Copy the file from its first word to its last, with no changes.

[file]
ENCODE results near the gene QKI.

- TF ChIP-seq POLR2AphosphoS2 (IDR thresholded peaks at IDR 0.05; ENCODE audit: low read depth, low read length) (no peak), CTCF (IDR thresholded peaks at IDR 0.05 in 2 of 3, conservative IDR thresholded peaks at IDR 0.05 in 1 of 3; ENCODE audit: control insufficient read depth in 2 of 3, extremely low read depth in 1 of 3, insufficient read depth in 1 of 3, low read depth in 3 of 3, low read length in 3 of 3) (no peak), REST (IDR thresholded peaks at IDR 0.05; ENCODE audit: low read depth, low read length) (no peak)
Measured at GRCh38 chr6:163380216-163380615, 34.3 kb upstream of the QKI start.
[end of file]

ENCODE results near the gene QKI.

- TF ChIP-seq POLR2AphosphoS2 (IDR thresholded peaks at IDR 0.05; ENCODE audit: low read depth, low read length) (no peak), CTCF (IDR thresholded peaks at IDR 0.05 in 2 of 3, conservative IDR thresholded peaks at IDR 0.05 in 1 of 3; ENCODE audit: control insufficient read depth in 2 of 3, extremely low read depth in 1 of 3, insufficient read depth in 1 of 3, low read depth in 3 of 3, low read length in 3 of 3) (no peak), REST (IDR thresholded peaks at IDR 0.05; ENCODE audit: low read depth, low read length) (no peak)
Measured at GRCh38 chr6:163380216-163380615, 34.3 kb upstream of the QKI start.